Once a couple decides to end their marriage, there may be issues of custody and visitation if there are children of the marriage, and over division of the marital assets. Marital assets are all property, including debts, that were obtained or accumulated during the marriage. This includes a business, whether it was started and owned by only one of the spouses before the marriage or was acquired or begun after the marriage began. Even if one of the spouses is a non-owner of the business, a major issue of dispute in such cases may be whether the non-owner spouse has an interest in the business and for how much. In most of these cases, retaining a divorce lawyer experienced in handling business interests in a divorce is essential.

Assets are Divided on an Equitable Basis

Massachusetts is an equitable distribution state whereby all marital assets are divided on a fair and equitable basis, which  means that one spouse may receive more than 50% of those assets. Therefore, it is highly recommended that you and your spouse attempt to divide your assets without court intervention, which can lead to an undesirable outcome for at least one of you as well as the considerable legal fees you may owe if your divorce is litigated. If you and your spouse are unable to agree, you can try mediation to resolve your differences. But for the parties who are relegated to litigation, there are a number of factors that a Massachusetts court will consider in arriving at an equitable distribution of your assets, including your interest in the family business.

  1. Length of the marriage
  2. Age of the parties
  3. Health of the parties
  4. Bad conduct of a party (e.g., drug or alcohol addiction, abusive behavior, gambling, spending large sums on a mistress)
  5. Incomes of both
  6. Education
  7. Employability of both parties
  8. The respective liabilities
  9. If minor children are involved and their needs
  10. Opportunities for future acquisition of income or capital by either party
  11. Contributions of a non-working spouse to the household
  12. Contributions of the spouses in the appreciation in value of their respective estates
  13. Contribution of a non-business owner to the operation or management of the business
  14. When the business was acquired or first began operations
  15. Contribution of the business-owning spouse to making it profitable before the marriage, if applicable

In any divorce matter where a business is involved, it is imperative that you and your divorce lawyer review these factors so that you can arrive at a strategy in how to approach the delicate issue of asset division.

Valuing the Business

Of course, the business must be valued before the court can divide the interests accordingly. A business valuation expert chosen by the parties or the court if the parties are unable to agree on anyone will be retained to place a monetary value on the business and to ascertain what income is being derived. Some businesses may have multiple owners so that their contributions and incomes must be determined. Determining income is also essential if child support payments are to be made.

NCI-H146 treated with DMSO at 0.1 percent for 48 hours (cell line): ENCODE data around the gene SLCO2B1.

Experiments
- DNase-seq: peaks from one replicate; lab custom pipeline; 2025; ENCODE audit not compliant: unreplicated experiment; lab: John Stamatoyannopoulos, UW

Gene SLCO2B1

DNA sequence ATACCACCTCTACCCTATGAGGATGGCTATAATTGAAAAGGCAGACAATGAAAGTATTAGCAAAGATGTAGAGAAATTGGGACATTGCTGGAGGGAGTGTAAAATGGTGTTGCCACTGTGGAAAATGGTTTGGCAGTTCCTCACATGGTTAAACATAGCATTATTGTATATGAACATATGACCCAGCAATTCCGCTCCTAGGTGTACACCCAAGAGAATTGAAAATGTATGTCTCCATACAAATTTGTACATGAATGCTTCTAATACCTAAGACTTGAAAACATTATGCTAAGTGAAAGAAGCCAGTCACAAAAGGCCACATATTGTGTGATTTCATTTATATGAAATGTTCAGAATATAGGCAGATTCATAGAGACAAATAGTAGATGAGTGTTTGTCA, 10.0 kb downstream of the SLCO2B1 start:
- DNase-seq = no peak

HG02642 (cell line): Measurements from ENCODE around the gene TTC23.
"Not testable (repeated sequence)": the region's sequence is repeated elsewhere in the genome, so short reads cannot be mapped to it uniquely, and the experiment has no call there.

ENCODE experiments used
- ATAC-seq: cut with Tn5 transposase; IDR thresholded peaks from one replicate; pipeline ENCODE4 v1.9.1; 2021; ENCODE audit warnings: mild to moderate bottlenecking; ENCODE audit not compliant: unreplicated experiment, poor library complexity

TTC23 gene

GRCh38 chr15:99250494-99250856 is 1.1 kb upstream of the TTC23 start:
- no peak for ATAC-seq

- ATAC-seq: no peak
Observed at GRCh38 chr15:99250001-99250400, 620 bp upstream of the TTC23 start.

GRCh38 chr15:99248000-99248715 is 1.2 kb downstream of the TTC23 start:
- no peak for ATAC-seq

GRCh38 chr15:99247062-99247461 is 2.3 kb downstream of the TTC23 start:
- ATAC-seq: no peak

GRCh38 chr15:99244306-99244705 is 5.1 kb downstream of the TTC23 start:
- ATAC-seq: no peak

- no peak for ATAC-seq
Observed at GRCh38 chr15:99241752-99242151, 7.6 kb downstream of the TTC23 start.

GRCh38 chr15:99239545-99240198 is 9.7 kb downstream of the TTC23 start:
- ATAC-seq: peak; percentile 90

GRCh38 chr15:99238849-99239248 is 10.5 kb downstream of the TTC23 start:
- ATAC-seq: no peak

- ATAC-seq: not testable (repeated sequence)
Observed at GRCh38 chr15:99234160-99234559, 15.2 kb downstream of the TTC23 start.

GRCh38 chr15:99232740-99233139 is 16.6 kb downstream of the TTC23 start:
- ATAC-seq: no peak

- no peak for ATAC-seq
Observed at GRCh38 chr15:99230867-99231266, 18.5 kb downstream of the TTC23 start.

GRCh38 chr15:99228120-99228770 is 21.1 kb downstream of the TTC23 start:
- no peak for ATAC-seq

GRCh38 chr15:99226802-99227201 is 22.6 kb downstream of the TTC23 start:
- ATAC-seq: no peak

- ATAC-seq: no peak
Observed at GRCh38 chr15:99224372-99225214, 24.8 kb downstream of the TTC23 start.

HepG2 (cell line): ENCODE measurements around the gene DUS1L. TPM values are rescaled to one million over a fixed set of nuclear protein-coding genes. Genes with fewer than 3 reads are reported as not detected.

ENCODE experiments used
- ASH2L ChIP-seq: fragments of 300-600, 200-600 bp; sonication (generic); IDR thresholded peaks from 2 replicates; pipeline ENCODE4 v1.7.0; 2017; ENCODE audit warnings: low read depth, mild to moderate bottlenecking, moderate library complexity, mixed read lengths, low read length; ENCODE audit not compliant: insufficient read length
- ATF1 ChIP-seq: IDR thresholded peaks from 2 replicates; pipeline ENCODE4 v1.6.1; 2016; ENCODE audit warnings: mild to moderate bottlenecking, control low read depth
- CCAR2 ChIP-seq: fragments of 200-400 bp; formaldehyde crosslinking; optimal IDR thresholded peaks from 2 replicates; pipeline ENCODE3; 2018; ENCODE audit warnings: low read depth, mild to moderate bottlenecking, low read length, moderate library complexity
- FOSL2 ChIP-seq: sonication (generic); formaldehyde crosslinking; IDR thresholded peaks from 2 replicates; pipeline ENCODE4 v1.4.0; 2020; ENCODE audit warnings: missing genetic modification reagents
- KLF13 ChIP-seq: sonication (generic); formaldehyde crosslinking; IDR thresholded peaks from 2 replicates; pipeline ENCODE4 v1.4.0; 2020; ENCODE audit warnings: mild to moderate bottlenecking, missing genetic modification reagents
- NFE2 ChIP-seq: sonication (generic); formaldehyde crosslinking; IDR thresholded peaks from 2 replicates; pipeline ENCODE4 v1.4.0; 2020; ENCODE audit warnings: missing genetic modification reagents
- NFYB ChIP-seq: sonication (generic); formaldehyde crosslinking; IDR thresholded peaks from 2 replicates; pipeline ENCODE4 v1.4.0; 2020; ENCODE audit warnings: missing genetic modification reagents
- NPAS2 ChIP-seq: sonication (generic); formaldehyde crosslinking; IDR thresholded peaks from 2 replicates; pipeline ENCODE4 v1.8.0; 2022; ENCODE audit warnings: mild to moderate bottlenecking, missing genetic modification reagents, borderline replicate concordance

In some businesses, business-owning spouses may be using the income to pay their own personal expenses. Owners may have entrusted the business operations to someone else and just collected the income or they may have put in substantial hours themselves. These are just some issues that an experienced business valuation expert will examine.

Once the valuation is made, the court will decide the interest of the non-business owning spouse in the business. The parties then have to decide how the other party is to be paid. This can occur by any of three main ways:

  1. Buy-out. This can be achieved either in a lump sum, structured buy-out, or by installment payments.
  2. Co-ownership. In some cases, the divorced spouses may agree to continue operating the business if the divorce has been amicable and they are able to continue to work together such as in a joint medical practice. If t a party wanted a buy-out but the business is experiencing a downturn due to market conditions, the parties may opt to continue joint ownership to a point when it becomes profitable. At this point, the business may be valuated, and one spouse is bought out.
  3. Sale. Another option is to simply sell the business and divide the assets equally or an agreed basis or have the court divide it on an equitable basis in the absence of any agreement.

Retain the Law Firm of Lovenberg & Associates

Divorce is a wrenching time for both parties whenever children and business interests are involved. Consult with a divorce lawyer from Lovenberg & Associates if you have a business or your spouse has one in which the respective interests of both parties needs to be determined and negotiated. Call us today at (617) 973-9950 to schedule a consultation about any divorce issues or concerns you may have.